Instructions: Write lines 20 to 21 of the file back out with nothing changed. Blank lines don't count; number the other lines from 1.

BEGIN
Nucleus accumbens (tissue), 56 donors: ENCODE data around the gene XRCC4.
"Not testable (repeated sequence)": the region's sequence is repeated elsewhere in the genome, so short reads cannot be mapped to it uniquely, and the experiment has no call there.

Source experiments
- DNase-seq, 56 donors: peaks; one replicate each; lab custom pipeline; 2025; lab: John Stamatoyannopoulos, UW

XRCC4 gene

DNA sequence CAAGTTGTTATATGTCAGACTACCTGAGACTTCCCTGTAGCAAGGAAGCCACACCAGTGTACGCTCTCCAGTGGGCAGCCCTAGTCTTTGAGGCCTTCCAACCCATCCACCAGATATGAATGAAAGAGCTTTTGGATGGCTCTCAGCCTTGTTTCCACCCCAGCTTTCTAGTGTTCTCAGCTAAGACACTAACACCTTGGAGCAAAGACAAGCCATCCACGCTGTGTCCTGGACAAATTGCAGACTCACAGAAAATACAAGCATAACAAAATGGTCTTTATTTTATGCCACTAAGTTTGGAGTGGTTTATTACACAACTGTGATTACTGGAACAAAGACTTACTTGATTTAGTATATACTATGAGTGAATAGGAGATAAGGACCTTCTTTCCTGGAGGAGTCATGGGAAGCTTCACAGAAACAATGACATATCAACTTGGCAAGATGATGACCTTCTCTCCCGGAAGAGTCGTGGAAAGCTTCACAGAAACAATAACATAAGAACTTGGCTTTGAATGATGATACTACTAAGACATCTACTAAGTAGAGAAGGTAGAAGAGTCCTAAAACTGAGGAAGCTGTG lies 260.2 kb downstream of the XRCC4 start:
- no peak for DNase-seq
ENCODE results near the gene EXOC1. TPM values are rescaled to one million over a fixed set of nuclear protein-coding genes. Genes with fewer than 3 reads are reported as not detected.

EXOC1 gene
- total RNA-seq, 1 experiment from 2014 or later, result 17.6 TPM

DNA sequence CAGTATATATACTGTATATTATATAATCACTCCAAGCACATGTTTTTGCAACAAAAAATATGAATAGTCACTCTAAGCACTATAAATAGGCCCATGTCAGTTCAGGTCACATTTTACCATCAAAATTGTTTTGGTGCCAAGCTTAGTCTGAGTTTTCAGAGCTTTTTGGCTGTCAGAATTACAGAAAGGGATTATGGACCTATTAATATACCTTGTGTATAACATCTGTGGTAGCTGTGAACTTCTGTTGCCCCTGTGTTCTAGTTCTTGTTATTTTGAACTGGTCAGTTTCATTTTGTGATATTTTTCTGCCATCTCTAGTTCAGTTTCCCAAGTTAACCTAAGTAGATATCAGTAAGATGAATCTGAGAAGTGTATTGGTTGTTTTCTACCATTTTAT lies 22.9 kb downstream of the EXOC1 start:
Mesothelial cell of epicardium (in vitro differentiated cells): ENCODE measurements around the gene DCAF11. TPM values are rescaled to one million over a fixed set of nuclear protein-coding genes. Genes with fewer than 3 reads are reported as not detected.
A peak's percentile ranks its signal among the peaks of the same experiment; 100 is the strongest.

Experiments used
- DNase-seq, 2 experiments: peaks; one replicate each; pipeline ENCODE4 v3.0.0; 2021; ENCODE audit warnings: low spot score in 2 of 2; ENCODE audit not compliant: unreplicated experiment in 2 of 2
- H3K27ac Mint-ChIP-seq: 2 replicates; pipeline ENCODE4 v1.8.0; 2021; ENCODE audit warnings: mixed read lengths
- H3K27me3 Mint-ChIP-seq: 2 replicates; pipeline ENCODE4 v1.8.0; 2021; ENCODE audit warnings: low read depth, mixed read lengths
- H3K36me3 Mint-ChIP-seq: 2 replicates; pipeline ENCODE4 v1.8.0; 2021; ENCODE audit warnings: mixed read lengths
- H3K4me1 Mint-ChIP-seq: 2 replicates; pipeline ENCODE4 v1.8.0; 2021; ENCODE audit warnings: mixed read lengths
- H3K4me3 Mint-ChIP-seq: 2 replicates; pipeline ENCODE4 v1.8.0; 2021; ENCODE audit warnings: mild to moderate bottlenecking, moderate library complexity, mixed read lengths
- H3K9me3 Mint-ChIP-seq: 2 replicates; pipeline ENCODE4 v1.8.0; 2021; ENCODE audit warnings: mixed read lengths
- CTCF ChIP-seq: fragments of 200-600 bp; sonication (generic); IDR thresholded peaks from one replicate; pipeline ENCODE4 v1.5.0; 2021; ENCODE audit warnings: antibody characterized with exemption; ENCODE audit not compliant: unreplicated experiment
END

- H3K4me3 Mint-ChIP-seq: 2 replicates; pipeline ENCODE4 v1.8.0; 2021; ENCODE audit warnings: mild to moderate bottlenecking, moderate library complexity, mixed read lengths
- H3K9me3 Mint-ChIP-seq: 2 replicates; pipeline ENCODE4 v1.8.0; 2021; ENCODE audit warnings: mixed read lengths